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Publication information
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Source: Boston Medical and Surgical Journal
Source type: journal
Document type: article
Document title: “Gunshot and Bayonnette Wounds of the Stomach”
Author(s): Cumston, Charles Greene
Date of publication: 15 October 1914
Volume number: 171
Issue number: 16
Pagination: 591-95 (excerpt below includes only pages 594-95)

 
Citation
Cumston, Charles Greene. “Gunshot and Bayonnette Wounds of the Stomach.” Boston Medical and Surgical Journal 15 Oct. 1914 v171n16: pp. 591-95.
 
Transcription
excerpt
 
Keywords
William McKinley (surgery).
 
Named persons
William McKinley.
 
Notes
“A paper compiled from lecture notes on The Surgery of War” (p. 591).

“By Charles Greene Cumston, M.D., Geneva, Switzerland. Privat-Docent [sic] at the Faculty of Medicine of the University of Geneva; Fellow of the Royal Society of Medicine (Lond.); Honorary Member of the Surgical Society of Belgium” (p. 591).
 
Document

 

Gunshot and Bayonnette Wounds of the Stomach [excerpt]

     In some special cases extragastric exploration will be insufficient, in which case gastrotomy is to be resorted to, but before doing this a cushion should be placed under the lumbar region, which may render the examination easier and the endogastric procedure may not be required. However, should this be deemed necessary, the incision in the anterior gastric wall should be horizontal, at least three inches long, and made at equal distance from the curvatures. Introducing the hand behind the stomach, the posterior wall is made to protrude through the gastric incision. The mucosa is wiped with compresses, after which the surface is examined. One may thus discover an ecchy- [594][595] mosis or a perforation which would otherwise have been overlooked.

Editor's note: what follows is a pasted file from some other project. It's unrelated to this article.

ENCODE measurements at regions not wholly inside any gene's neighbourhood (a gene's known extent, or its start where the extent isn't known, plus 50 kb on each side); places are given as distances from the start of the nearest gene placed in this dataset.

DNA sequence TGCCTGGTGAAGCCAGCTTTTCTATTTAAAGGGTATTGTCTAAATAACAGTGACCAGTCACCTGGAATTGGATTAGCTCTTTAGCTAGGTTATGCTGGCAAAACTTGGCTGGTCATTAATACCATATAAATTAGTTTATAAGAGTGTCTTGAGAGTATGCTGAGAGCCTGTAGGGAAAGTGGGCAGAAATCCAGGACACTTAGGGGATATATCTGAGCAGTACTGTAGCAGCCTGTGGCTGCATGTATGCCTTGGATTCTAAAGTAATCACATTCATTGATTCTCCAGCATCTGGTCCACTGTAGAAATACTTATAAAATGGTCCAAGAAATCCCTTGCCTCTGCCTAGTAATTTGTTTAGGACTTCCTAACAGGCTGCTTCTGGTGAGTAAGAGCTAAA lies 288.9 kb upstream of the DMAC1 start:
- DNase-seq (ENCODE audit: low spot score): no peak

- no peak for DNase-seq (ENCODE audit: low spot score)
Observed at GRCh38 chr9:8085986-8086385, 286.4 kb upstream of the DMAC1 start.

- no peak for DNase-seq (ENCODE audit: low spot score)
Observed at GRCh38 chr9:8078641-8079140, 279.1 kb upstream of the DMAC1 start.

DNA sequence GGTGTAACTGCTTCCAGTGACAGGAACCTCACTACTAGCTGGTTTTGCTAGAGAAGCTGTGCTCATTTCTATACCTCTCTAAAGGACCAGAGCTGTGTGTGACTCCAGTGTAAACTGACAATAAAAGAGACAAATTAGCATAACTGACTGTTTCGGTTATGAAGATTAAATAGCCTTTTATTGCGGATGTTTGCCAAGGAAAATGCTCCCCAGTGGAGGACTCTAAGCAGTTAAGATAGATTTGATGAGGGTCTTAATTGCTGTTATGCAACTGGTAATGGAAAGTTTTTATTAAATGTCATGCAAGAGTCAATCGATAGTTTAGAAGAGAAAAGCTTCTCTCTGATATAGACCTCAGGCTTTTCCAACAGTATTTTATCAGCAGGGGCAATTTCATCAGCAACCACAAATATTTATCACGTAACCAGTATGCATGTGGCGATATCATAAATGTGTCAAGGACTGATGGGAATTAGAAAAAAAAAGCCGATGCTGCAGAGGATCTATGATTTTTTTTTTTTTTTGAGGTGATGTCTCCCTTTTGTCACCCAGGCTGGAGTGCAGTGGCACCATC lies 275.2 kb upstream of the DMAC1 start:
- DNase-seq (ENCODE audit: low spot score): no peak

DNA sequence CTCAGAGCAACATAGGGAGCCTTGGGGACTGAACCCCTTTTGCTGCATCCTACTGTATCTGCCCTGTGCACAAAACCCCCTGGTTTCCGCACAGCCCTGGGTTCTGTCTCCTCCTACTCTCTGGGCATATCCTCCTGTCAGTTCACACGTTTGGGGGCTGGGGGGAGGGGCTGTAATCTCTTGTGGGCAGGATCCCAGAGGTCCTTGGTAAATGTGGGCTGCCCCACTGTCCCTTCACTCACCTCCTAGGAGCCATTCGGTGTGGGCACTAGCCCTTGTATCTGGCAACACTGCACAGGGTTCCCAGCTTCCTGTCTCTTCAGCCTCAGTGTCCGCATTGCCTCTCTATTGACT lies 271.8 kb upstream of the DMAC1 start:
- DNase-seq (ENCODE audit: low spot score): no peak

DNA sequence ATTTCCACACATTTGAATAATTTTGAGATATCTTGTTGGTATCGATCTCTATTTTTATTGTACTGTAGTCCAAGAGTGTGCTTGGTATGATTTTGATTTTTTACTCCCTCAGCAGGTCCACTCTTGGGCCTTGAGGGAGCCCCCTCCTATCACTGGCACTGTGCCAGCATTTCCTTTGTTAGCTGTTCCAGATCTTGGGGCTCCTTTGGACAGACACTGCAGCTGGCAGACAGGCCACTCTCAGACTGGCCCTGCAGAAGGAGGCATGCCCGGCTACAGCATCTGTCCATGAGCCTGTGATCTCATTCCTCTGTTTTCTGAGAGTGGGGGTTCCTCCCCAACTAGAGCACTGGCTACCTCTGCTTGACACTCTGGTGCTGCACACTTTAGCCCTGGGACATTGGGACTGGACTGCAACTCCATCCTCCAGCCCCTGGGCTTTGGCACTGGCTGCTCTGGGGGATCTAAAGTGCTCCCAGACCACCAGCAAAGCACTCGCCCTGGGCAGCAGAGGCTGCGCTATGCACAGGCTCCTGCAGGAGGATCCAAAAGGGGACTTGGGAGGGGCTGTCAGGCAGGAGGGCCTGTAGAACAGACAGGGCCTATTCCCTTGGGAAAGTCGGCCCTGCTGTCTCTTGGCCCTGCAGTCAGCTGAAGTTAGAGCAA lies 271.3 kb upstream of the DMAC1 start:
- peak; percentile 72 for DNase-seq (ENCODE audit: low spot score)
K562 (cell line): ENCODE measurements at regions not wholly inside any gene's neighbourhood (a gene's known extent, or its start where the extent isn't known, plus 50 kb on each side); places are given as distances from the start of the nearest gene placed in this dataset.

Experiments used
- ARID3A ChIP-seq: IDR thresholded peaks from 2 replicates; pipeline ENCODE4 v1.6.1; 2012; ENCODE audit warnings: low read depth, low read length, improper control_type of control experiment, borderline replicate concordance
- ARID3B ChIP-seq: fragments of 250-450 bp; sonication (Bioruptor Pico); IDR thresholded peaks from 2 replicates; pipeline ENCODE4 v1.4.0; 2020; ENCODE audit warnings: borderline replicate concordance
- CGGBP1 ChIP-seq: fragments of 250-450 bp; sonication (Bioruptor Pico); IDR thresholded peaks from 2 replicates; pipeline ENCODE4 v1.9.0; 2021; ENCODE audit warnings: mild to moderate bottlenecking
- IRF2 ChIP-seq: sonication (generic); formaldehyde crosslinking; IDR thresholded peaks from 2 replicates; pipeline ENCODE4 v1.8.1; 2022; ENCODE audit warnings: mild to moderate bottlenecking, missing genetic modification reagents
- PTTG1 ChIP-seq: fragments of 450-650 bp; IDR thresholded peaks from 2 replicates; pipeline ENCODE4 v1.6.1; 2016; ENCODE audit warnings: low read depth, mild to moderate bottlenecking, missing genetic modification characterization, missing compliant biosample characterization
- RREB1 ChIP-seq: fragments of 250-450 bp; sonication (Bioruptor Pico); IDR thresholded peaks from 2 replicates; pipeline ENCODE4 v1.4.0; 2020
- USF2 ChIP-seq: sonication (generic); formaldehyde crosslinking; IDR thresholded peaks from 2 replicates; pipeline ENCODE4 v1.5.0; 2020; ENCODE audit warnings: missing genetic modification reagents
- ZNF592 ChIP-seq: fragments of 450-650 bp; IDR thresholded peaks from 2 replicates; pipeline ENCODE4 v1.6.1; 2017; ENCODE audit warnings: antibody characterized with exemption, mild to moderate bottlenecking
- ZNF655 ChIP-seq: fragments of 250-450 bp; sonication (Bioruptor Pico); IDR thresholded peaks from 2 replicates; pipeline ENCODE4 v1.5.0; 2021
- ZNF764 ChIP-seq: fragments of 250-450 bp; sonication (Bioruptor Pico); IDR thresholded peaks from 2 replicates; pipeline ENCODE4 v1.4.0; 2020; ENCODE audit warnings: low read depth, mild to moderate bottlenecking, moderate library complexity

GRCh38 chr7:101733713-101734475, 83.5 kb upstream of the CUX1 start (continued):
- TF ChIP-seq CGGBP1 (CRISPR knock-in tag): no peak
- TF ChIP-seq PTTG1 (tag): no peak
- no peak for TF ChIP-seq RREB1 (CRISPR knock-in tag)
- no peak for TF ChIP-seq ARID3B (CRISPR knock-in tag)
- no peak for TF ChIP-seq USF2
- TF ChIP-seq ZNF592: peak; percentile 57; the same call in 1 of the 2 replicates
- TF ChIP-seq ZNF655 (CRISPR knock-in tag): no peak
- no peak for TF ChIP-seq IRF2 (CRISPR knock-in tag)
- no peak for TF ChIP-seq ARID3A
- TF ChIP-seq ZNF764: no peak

This technic, which in gastric ulcer is rather simple, is less so in traumatic perforation, because in the former the gastric cavity is apt to be empty, while very frequently the stomach is full at the time the gunshot injury is received. This being the case, the contents must be removed through the incision, with all due care not to let any of it escape into the peritoneal cavity. Very few surgeons have resorted to endogastric exploration in gunshot wounds, and when it has been done, the incision in the anterior wall has been timidly made, with the result that the posterior perforation has been overlooked. In the case of President McKinley, the anterior perforation was simply enlarged and the gastric cavity explored with the finger, and the posterior perforation was only discovered by a direct examination of the posterior wall.

 

 


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